This proposal fails working families in four main ways.
1. The proposal is not comprehensive
Creating a plan that only covers parental leave does not cover the 75 percent of workerswho take leave for family caregiving or their own medical needs. A parental-only paid leave proposal ignores workers who are following doctor’s orders by taking time off to recover from serious illnesses, chemotherapy, or surgery. The proposal also leaves out workers who may need to take a temporary leave from work to care for a family member with a disability. And it does not meet the needs of those caring for spouses, aging parents, or children with a life-threatening illness. A comprehensive paid family and medical leave plan would cover the same needs established with bipartisan support in the FMLA: parental leave; family care leave; personal medical leave; and military exigency and caregiving leave.
2. The proposal is not sustainable
Forcing workers to borrow from their future Social Security benefits and delay retirement undermines the U.S. Social Security system. If anything, the system should be shored up, not repurposed or depleted. Only then can it benefit workers and their families in times of retirement, disability, or death.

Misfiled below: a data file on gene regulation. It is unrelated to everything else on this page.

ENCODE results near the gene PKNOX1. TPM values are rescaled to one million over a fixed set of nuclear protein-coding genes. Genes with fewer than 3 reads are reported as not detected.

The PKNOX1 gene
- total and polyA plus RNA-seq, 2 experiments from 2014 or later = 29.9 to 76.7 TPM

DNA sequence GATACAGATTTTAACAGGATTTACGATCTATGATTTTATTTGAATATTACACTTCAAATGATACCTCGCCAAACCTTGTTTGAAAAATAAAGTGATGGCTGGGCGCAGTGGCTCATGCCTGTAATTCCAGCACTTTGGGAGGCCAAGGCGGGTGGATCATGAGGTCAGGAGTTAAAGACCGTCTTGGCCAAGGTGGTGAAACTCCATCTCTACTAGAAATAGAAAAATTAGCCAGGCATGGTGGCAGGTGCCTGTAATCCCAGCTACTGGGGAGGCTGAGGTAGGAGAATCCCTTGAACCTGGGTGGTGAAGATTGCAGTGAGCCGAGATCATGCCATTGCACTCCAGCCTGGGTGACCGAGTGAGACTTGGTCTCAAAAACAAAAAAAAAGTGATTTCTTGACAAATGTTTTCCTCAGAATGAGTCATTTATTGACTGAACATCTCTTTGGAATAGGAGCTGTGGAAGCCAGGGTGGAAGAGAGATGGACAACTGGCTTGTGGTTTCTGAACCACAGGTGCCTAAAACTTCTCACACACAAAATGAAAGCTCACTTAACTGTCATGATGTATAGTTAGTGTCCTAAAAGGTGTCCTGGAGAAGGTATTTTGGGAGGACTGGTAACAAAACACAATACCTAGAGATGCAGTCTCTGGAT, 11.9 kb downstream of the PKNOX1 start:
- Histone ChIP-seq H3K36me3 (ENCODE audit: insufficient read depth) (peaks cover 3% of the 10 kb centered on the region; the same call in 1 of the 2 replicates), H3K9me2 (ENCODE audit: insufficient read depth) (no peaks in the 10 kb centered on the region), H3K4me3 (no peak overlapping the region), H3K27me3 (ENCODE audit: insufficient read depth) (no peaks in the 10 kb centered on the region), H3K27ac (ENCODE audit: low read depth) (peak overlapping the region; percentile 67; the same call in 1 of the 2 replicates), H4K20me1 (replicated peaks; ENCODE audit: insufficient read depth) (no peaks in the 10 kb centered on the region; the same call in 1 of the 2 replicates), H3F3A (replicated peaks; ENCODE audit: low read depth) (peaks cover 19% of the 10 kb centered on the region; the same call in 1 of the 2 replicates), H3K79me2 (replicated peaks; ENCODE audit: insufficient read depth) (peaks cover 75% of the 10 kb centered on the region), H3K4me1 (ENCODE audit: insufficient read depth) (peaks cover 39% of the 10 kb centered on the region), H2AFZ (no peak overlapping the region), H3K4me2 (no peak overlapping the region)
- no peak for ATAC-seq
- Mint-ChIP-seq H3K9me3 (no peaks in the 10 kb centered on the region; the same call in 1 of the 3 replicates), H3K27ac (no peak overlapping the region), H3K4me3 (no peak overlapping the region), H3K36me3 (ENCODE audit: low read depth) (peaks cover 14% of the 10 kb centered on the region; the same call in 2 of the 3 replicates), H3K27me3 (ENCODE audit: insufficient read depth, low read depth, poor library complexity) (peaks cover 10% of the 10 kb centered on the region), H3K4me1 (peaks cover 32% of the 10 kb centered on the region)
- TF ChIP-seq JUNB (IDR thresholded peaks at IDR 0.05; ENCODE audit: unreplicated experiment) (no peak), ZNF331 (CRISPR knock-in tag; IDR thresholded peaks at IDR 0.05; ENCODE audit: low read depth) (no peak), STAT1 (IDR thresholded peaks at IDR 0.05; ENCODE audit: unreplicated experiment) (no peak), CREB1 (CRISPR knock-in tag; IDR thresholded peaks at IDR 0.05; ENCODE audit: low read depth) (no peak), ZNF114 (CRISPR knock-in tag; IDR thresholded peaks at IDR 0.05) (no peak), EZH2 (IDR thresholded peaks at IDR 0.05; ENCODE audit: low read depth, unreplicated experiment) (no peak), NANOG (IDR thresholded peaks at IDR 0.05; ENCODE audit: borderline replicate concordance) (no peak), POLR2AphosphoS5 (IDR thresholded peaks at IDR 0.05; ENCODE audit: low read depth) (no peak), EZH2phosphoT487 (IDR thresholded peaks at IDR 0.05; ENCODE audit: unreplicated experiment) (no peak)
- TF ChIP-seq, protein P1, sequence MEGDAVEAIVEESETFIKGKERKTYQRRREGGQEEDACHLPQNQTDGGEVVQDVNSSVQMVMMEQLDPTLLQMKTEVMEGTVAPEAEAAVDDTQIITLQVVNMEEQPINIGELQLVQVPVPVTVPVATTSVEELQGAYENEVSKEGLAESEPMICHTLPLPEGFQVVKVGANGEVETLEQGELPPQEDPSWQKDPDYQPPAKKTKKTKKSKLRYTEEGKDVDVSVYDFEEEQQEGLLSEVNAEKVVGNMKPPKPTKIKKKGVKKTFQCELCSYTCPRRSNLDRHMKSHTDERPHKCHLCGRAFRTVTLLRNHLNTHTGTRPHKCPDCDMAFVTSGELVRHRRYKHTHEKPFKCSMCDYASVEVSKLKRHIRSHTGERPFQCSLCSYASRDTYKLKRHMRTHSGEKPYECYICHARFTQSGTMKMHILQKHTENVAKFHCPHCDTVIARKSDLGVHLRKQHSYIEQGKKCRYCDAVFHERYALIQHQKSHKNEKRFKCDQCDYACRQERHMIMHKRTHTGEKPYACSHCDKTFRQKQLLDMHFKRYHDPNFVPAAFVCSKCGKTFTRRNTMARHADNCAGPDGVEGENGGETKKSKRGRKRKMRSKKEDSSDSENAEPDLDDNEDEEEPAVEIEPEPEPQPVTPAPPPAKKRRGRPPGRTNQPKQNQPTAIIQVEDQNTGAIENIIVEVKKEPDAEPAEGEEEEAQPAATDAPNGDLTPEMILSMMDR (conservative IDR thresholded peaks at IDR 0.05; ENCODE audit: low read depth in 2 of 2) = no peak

Although details are scant, draining billions of dollars from Social Security would clearly harm the system. And moving the proposal forward without a clear understanding of its potential economic impact is irresponsible, risky, and far from what workers need to ensure that their families are cared for in the short and long terms. Plus, any new workload for the Social Security Administration will include costs for equipment upgrades and staffing. But the so-called budget-neutral proposal does not highlight the need for such funds. This means that the money would have to come from somewhere else—most likely the Social Security Administration’s already shoestring budget.
3. The proposal does not adequately support workers